A senior Pakistani official flew to Afghanistan on Sunday, inviting President Hamid Karzai to Islamabad as part of a charm offensive designed to improve strained relations and help peace efforts with the Taliban.
Foreign affairs adviser Sartaj Aziz is the most senior member of Pakistan’s new government to visit Afghanistan. The new administration took office last month after Prime Minister Nawaz Sharif won historic elections.
“I have brought a message of cordiality and goodwill for Afghanistan,” Aziz told a news conference in Kabul. “The main purpose of my visit, as some of you may know, is to convey a formal invitation from Prime Minister Nawaz Sharif to President Karzai to visit Pakistan.”
Around 100,000 U.S.-led foreign troops fighting the Taliban are due to leave Afghanistan next year just months after presidential elections in April. Karzai is ineligible to run for re-election after serving a maximum two terms.
“We wish Afghanistan a success for those two important milestones,” Aziz said, reiterating Islamabad’s support for an “Afghan-led” peace process with the Taliban. “For us, a peaceful, stable and united Afghanistan is in the interest of Pakistan,” he added, calling for a “close relationship” with Afghanistan.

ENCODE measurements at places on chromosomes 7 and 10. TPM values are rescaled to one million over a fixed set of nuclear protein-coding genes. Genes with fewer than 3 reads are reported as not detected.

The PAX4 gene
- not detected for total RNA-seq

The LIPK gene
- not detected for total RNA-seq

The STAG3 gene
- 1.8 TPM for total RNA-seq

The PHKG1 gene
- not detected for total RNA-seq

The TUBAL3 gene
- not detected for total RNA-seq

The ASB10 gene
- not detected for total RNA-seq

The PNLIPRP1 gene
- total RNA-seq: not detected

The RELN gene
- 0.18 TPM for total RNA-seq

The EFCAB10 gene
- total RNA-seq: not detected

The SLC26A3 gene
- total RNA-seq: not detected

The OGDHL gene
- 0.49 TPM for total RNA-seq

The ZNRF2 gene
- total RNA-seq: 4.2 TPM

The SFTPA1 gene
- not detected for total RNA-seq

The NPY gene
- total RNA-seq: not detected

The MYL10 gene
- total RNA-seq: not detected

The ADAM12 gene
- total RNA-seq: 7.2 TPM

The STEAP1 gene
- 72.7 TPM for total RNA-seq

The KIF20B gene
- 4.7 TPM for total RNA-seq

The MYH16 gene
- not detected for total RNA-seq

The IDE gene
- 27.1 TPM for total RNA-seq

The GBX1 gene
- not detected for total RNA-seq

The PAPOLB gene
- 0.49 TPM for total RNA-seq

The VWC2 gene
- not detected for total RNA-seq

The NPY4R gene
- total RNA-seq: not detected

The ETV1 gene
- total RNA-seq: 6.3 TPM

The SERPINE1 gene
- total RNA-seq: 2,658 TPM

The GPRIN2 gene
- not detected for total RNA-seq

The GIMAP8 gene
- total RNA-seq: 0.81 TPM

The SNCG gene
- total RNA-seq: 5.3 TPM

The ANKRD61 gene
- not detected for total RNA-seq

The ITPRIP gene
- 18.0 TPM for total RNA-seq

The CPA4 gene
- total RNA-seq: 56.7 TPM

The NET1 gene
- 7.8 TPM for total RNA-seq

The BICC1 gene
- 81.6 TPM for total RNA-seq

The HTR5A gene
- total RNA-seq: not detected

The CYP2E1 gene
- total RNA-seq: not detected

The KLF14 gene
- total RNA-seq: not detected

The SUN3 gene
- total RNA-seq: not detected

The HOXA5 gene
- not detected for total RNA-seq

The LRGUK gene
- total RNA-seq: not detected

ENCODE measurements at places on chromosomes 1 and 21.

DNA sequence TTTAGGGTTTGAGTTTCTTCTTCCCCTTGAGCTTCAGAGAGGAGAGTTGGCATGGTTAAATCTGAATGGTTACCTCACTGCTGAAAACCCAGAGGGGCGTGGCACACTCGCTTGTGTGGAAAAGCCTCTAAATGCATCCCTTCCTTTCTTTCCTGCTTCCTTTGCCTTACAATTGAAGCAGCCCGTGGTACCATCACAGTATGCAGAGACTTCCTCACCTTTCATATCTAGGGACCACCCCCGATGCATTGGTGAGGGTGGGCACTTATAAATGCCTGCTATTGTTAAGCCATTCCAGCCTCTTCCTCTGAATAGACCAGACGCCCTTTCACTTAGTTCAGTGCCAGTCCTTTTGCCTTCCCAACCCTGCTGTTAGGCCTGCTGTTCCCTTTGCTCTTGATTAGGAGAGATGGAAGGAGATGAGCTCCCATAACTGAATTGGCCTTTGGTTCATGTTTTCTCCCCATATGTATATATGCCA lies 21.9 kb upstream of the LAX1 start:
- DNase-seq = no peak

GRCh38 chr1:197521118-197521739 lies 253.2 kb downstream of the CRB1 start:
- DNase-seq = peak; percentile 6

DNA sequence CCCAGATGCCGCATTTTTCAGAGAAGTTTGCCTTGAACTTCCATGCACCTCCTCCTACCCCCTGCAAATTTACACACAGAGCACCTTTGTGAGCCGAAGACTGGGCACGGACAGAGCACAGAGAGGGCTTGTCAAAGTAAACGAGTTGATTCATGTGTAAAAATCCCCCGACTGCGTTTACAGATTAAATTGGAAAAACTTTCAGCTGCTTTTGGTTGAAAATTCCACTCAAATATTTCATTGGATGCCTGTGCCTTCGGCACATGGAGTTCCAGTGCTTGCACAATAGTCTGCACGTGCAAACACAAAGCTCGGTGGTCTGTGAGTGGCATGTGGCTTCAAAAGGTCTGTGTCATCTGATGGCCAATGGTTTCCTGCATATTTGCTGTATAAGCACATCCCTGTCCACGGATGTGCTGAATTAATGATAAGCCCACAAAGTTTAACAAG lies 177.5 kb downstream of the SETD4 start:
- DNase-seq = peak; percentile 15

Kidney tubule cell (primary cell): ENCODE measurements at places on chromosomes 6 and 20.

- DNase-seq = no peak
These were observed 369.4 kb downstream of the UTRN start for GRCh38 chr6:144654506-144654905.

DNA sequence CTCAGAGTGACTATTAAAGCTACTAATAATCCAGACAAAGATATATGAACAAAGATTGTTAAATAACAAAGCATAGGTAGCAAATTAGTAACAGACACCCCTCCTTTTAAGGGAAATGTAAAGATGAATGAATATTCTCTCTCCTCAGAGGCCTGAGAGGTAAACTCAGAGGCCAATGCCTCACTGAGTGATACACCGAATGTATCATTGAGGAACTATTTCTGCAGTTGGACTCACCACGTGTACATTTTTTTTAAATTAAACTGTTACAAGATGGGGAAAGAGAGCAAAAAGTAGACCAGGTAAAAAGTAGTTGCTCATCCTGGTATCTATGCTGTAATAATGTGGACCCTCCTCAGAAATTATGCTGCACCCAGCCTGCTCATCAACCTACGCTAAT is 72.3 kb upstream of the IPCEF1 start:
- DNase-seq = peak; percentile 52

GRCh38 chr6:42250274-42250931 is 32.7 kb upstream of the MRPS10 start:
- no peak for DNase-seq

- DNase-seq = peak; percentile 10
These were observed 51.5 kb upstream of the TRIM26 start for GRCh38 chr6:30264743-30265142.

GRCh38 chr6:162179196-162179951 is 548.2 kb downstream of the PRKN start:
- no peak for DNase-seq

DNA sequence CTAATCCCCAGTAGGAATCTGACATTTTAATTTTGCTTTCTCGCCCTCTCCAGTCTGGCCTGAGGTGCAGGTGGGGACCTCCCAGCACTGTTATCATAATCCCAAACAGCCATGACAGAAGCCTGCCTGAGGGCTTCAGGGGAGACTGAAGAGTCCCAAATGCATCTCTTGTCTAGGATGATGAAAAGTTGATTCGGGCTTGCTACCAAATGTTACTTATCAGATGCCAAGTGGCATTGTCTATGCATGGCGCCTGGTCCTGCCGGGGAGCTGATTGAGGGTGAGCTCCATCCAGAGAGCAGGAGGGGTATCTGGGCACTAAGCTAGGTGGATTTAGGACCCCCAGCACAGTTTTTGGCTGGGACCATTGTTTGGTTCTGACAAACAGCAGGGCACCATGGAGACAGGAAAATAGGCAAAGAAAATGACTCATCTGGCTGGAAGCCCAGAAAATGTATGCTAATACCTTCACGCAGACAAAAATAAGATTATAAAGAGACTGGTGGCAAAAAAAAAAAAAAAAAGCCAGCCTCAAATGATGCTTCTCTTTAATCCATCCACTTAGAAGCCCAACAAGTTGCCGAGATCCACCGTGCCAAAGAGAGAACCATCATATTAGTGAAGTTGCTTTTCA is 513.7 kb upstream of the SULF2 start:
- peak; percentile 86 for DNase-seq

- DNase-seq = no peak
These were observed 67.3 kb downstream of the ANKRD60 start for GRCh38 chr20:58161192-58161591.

Earlier this week Karzai’s chief of staff, Karim Khorram, claimed a Taliban office that recently opened in Qatar was part of a plot to break up Afghanistan, orchestrated by either Pakistan or the United States.
The West considers Pakistan’s support vital to achieving lasting peace with the Taliban in Afghanistan. But relations between the two neighbors are mired in mutual distrust and accusations over Taliban violence, which plagues both countries.
Sharif kept the foreign affairs portfolio under his own control after winning the May general election. But Aziz, an elder statesman who served as a minister in the 1990s, is effectively the foreign minister.
Pakistani officials have said Aziz’s talks in Kabul will focus on ways to promote reconciliation in Afghanistan since the Doha office opened on June 18. It was initially hailed as a first step towards a peace deal after 12 years of war, but a furious Karzai slammed the office as an unofficial embassy for a Taliban government-in-exile.
The Taliban have since claimed to have temporarily closed the office, blaming “broken promises” by the Afghan government and the United States.